legend


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  • noun

Synonyms for legend

Synonyms for legend

a traditional story or tale that has no proven factual basis

Synonyms

a body of traditional beliefs and notions accumulated about a particular subject

Synonyms for legend

brief description accompanying an illustration

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References in classic literature ?
We must efface the legend," said Pittrino, in a melancholy tone.
I have got an idea, a sublime idea -- your picture shall appear, and my legend likewise.
worm' was a monster of vast size and power--a veritable dragon or serpent, such as legend attributes to vast fens or quags where there was illimitable room for expansion.
After dinner, over the walnuts and the wine, Sir Nathaniel returned to the subject of the local legends.
It was a hazardous, though maybe a gallant thing to do, since it is probable that the legend commonly received has had no small share in the growth of Strickland's reputation; for there are many who have been attracted to his art by the detestation in which they held his character or the compassion with which they regarded his death; and the son's well-meaning efforts threw a singular chill upon the father's admirers.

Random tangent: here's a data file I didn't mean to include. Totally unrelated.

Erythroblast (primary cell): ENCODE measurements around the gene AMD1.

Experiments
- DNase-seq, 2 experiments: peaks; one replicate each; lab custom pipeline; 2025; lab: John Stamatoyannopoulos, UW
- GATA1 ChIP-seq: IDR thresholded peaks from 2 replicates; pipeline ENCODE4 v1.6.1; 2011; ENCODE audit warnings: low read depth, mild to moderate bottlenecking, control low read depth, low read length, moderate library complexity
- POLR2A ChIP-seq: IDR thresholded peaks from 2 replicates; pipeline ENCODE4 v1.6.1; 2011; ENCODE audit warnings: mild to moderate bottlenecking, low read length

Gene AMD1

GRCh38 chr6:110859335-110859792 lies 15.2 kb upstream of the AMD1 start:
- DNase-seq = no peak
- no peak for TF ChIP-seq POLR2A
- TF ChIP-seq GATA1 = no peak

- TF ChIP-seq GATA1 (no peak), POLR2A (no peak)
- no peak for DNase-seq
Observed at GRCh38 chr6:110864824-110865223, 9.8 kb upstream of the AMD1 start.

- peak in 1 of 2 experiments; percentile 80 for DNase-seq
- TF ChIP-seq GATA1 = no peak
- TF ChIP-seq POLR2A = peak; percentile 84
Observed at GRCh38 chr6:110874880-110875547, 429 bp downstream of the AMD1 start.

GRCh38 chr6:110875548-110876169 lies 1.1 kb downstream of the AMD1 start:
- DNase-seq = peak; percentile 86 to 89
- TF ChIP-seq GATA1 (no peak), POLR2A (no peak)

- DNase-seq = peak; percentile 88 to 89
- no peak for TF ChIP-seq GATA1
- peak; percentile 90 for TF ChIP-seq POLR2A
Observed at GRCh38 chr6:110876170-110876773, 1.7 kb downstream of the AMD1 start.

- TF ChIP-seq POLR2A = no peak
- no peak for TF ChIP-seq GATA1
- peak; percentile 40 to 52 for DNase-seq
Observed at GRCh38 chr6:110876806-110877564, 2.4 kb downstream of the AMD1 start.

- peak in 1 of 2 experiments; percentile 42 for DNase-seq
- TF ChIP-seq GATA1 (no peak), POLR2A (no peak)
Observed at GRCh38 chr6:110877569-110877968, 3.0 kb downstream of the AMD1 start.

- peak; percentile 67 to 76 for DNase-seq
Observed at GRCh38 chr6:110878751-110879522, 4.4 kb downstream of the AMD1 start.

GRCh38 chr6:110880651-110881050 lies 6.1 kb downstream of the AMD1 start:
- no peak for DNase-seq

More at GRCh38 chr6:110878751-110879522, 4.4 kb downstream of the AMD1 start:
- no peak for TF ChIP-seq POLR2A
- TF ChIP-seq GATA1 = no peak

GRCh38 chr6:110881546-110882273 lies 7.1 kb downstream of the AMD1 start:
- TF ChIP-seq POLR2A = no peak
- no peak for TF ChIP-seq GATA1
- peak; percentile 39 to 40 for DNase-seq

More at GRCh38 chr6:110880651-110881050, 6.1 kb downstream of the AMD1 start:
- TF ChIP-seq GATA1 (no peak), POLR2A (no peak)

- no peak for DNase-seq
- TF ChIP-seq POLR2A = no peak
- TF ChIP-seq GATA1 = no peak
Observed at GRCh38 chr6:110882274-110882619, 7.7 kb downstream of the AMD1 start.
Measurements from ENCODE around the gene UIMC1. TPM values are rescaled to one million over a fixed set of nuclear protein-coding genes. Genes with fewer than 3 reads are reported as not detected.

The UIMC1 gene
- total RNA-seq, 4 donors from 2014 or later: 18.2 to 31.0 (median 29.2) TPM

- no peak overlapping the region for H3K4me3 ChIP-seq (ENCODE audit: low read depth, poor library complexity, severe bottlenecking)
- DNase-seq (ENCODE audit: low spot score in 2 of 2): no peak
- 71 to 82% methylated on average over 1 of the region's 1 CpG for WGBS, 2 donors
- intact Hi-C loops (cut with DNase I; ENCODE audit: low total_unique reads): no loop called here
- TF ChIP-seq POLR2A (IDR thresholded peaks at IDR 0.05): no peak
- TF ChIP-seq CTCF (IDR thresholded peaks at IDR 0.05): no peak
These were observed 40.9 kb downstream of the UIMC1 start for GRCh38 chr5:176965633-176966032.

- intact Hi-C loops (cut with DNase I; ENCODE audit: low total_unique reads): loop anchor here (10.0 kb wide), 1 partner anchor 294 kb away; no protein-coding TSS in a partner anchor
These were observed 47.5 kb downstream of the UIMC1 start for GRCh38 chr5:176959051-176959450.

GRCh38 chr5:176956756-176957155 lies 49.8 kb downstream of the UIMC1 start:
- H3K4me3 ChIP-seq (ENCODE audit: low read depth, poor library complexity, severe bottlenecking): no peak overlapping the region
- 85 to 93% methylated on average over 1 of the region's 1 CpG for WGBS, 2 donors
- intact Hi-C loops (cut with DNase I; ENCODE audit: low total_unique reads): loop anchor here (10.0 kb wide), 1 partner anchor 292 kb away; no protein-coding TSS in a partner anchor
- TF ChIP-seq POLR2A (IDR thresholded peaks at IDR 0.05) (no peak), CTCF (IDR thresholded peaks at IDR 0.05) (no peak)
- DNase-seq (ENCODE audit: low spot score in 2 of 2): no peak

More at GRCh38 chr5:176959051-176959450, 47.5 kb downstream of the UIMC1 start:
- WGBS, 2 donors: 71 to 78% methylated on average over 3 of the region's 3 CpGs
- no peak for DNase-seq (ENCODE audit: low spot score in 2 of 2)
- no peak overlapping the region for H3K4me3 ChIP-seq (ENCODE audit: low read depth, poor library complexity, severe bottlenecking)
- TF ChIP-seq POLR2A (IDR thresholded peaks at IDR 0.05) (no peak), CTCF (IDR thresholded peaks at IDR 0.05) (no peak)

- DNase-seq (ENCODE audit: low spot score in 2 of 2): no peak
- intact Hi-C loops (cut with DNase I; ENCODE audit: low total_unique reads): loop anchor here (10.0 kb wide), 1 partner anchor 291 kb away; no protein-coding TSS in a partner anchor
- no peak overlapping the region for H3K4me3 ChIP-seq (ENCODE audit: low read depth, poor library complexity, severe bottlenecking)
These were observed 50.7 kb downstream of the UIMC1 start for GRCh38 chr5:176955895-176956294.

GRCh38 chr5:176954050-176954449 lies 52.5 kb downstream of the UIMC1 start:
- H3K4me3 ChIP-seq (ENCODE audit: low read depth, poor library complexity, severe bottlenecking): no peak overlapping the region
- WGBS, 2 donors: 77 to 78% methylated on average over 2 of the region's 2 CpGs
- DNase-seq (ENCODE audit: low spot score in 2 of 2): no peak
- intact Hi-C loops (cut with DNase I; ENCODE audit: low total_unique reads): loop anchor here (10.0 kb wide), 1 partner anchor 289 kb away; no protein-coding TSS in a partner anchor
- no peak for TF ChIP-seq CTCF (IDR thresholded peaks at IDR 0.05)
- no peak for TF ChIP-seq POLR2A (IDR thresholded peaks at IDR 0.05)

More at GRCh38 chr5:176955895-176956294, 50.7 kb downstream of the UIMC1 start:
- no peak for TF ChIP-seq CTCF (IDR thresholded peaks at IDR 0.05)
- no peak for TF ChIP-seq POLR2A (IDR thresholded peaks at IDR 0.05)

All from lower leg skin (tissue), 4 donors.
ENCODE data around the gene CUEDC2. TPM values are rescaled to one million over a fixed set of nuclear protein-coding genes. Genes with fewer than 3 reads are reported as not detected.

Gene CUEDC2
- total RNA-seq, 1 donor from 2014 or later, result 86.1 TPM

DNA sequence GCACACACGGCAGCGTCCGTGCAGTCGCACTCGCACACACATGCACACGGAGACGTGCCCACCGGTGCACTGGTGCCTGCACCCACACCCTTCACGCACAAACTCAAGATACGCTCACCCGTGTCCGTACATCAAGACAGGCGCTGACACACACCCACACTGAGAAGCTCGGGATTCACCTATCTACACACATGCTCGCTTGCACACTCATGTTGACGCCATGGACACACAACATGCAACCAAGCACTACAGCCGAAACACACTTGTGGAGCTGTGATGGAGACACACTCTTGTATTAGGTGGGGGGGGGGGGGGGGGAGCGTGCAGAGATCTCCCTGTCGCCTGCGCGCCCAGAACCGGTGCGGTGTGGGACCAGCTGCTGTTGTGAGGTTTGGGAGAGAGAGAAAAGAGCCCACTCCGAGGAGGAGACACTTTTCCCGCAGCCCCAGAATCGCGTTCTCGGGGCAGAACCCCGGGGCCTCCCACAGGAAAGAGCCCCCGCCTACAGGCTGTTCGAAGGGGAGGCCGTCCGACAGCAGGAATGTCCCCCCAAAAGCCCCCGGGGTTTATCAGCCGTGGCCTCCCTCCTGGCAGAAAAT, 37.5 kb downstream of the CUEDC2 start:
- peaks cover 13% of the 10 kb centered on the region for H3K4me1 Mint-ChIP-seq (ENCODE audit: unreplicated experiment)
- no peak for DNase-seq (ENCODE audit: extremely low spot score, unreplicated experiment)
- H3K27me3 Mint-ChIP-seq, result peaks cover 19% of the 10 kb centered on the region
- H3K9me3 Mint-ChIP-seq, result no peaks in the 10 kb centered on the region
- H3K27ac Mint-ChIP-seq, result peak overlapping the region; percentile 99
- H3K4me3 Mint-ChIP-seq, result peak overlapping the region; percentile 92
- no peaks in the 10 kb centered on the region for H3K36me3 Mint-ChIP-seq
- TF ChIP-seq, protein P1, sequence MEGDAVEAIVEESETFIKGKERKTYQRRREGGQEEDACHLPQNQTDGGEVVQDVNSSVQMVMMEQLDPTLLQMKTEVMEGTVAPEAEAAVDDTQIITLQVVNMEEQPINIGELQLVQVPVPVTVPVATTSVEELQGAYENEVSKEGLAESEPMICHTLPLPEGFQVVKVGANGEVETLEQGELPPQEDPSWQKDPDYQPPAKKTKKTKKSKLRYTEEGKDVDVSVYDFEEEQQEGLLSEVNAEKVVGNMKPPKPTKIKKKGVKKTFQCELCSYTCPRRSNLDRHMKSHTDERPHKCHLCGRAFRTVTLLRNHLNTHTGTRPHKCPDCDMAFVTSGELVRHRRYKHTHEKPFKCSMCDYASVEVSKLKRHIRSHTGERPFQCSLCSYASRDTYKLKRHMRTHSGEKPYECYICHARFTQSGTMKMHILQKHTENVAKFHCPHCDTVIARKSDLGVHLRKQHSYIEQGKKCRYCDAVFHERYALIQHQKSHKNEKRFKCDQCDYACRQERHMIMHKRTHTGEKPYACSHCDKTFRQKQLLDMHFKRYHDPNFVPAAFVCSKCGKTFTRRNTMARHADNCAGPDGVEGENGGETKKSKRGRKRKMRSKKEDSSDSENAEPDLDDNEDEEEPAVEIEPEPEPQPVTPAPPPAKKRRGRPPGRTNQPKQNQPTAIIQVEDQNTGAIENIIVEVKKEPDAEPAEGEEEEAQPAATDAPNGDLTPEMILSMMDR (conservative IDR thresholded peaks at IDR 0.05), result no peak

Poor but honest parents--that is all right--never mind the particulars-- go on with the legend.
When we discovered that, that legend of our driver took to itself a new interest in our eyes.
This is most complimentary to the virtue of Prince Bladud's tears, and strongly corroborative of the veracity of this legend.
Nothing, my friends; at least of that which passes the limit of truth to get to fable or legend.
Before my eyes was a horrible monster worthy to figure in the legends of the marvellous.
But, by the by, have you added any more legends to the series, since the publication of the 'Wonder-Book'?
It is entitled THE LEGENDS OF THE RHINE FROM BASLE TO ROTTERDAM, by F.
Folklore, legends, myths and fairy tales have followed childhood through the ages, for every healthy youngster has a wholesome and instinctive love for stories fantastic, marvelous and manifestly unreal.
IN Heaven a spirit doth dwell "Whose heart-strings are a lute;" None sing so wildly well As the angel Israfel, And the giddy stars (so legends tell) Ceasing their hymns, attend the spell Of his voice, all mute.
In Ionia and the islands the epic poets followed the Homeric tradition, singing of romantic subjects in the now stereotyped heroic style, and showing originality only in their choice of legends hitherto neglected or summarily and imperfectly treated.